|8..||Turney BW,Turner GD,Brewster SF,Macaulay VM. Serial analysis of resected prostate cancer suggests up-regulation of type 1 IGF receptor with disease progressionBJU IntYear: 201110791488149910.1111/j.1464-410X.2010.09556.x20840329|
|9..||de Bono JS,Attard G,Adjei A,Pollak MN,Fong PC,Haluska P,Roberts L,Melvin C,Repollet M,Chianese D,Connely M,Terstappen LW,Gualberto A. Potential applications for circulating tumor cells expressing the insulin-like growth factor-I receptorClin Cancer ResYear: 200713123611361610.1158/1078-0432.CCR-07-026817575225|
|10..||Ryan CJ,Haqq CM,Simko J,Nonaka DF,Chan JM,Weinberg V,Small EJ,Goldfine ID. Expression of insulin-like growth factor-1 receptor in local and metastatic prostate cancerUrol OncolYear: 200725213414010.1016/j.urolonc.2006.07.01917349528|
|11..||Hellawell GO,Turner GD,Davies DR,Poulsom R,Brewster SF,Macaulay VM. Expression of the type 1 insulin-like growth factor receptor is up-regulated in primary prostate cancer and commonly persists in metastatic diseaseCancer ResYear: 200262102942295012019176|
|12..||Parrizas M,Saltiel AR,LeRoith D. Insulin-like growth factor 1 inhibits apoptosis using the phosphatidylinositol 3′-kinase and mitogen-activated protein kinase pathwaysJ Biol ChemYear: 1997272115416110.1074/jbc.272.1.1548995241|
|13..||Kulik G,Weber MJ. Akt-dependent and -independent survival signaling pathways utilized by insulin-like growth factor IMol Cell BiolYear: 19981811671167189774684|
|14..||Grothey A,Voigt W,Schober C,Muller T,Dempke W,Schmoll HJ. The role of insulin-like growth factor I and its receptor in cell growth, transformation, apoptosis, and chemoresistance in solid tumorsJ Cancer Res Clin OncolYear: 19991253–416617310.1007/s00432005025910235470|
|15..||Buck E,Mulvihill M. Small molecule inhibitors of the IGF-1R/IR axis for the treatment of cancerExpert Opin Investig DrugsYear: 201120560562110.1517/13543784.2011.55850121446886|
|16..||Heidegger I,Pircher A,Klocker H,Massoner P. Targeting the insulin-like growth factor network in cancer therapyCancer Biol TherYear: 201111870170710.4161/cbt.11.8.1468921311212|
|17..||Thysell E,Surowiec I,Hornberg E,Crnalic S,Widmark A,Johansson AI,Stattin P,Bergh A,Moritz T,Antti H,Wikstrom P. Metabolomic characterization of human prostate cancer bone metastases reveals increased levels of cholesterolPLoS OneYear: 2010512e1417510.1371/journal.pone.001417521151972|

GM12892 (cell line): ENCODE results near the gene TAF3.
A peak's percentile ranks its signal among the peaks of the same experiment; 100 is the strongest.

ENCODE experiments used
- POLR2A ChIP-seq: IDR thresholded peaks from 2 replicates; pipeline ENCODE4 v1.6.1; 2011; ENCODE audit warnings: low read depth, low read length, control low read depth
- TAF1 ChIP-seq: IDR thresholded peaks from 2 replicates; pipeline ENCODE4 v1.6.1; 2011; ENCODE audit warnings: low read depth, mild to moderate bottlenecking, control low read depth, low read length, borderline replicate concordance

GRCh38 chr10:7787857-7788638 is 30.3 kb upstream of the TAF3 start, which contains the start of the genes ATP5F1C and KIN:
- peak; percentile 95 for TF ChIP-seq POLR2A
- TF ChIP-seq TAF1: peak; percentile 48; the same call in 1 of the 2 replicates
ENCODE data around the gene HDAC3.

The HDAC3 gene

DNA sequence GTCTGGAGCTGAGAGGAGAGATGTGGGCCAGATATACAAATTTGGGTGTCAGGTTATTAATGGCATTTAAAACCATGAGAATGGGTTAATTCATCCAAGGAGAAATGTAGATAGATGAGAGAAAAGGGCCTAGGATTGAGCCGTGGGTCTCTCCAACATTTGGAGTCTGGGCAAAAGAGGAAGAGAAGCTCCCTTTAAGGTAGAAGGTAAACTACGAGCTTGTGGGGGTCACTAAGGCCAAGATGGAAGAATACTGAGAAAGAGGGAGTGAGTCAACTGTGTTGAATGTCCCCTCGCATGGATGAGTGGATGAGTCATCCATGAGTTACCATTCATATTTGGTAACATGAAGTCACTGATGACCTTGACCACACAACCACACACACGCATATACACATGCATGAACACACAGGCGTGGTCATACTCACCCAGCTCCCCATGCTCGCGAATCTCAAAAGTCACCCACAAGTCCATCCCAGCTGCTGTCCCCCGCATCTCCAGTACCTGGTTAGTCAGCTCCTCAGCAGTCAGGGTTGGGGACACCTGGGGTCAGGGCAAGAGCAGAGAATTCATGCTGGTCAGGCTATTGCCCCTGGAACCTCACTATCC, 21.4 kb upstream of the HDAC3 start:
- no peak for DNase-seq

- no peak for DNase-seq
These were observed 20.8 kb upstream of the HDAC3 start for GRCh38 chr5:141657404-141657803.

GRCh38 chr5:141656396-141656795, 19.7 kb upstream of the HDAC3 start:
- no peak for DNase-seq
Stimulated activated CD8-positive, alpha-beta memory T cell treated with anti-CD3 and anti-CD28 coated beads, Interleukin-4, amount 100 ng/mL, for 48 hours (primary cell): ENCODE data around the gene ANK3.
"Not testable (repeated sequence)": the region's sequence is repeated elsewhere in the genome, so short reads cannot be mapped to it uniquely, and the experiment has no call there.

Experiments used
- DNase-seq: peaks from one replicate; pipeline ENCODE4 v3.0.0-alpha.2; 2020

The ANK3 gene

|18..||Zhuang L,Kim J,Adam RM,Solomon KR,Freeman MR. Cholesterol targeting alters lipid raft composition and cell survival in prostate cancer cells and xenograftsJ Clin InvestYear: 2005115495996815776112|
|19..||Hoque A,Chen H,Xu XC. Statin induces apoptosis and cell growth arrest in prostate cancer cellsCancer Epidemiol Biomark PrevYear: 2008171889410.1158/1055-9965.EPI-07-0531|
|20..||Papadopoulos G,Delakas D,Nakopoulou L,Kassimatis T. Statins and prostate cancer: molecular and clinical aspectsEur J CancerYear: 201147681983010.1016/j.ejca.2011.01.00521354784|
|21..||Garcia-Echeverria C,Pearson MA,Marti A,Meyer T,Mestan J,Zimmermann J,Gao J,Brueggen J,Capraro HG,Cozens R,Evans DB,Fabbro D,Furet P,Porta DG,Liebetanz J,Martiny-Baron G,Ruetz S,Hofmann F. In vivo antitumor activity of NVP-AEW541-A novel, potent, and selective inhibitor of the IGF-IR kinaseCancer CellYear: 20045323123910.1016/S1535-6108(04)00051-015050915|
|22..||Scotlandi K,Manara MC,Nicoletti G,Lollini PL,Lukas S,Benini S,Croci S,Perdichizzi S,Zambelli D,Serra M,Garcia-Echeverria C,Hofmann F,Picci P. Antitumor activity of the insulin-like growth factor-I receptor kinase inhibitor NVP-AEW541 in musculoskeletal tumorsCancer ResYear: 20056593868387610.1158/0008-5472.CAN-04-319215867386|
|23..||Carlberg M,Dricu A,Blegen H,Wang M,Hjertman M,Zickert P,Hoog A,Larsson O. Mevalonic acid is limiting for N-linked glycosylation and translocation of the insulin-like growth factor-1 receptor to the cell surface. Evidence for a new link between 3-hydroxy-3-methylglutaryl-coenzyme a reductase and cell growthJ Biol ChemYear: 199627129174531746210.1074/jbc.271.29.174538663239|
|24..||Sekine Y,Furuya Y,Nishii M,Koike H,Matsui H,Suzuki K. Simvastatin inhibits the proliferation of human prostate cancer PC-3 cells via down-regulation of the insulin-like growth factor 1 receptorBiochem Biophys Res CommunYear: 2008372235636110.1016/j.bbrc.2008.05.04318489904|
|25..||Yokomizo A,Shiota M,Kashiwagi E,Kuroiwa K,Tatsugami K,Inokuchi J,Takeuchi A,Naito S. Statins reduce the androgen sensitivity and cell proliferation by decreasing the androgen receptor protein in prostate cancer cellsProstateYear: 201171329830410.1002/pros.2124320717902|
|26..||Dehm SM,Tindall DJ. Alternatively spliced androgen receptor variantsEndocr Relat CancerYear: 2011185R183R19610.1530/ERC-11-014121778211|
|27..||Ohlson N,Wikstrom P,Stattin P,Bergh A. Cell proliferation and apoptosis in prostate tumors and adjacent non-malignant prostate tissue in patients at different time-points after castration treatmentProstateYear: 200562430731510.1002/pros.2013915389788|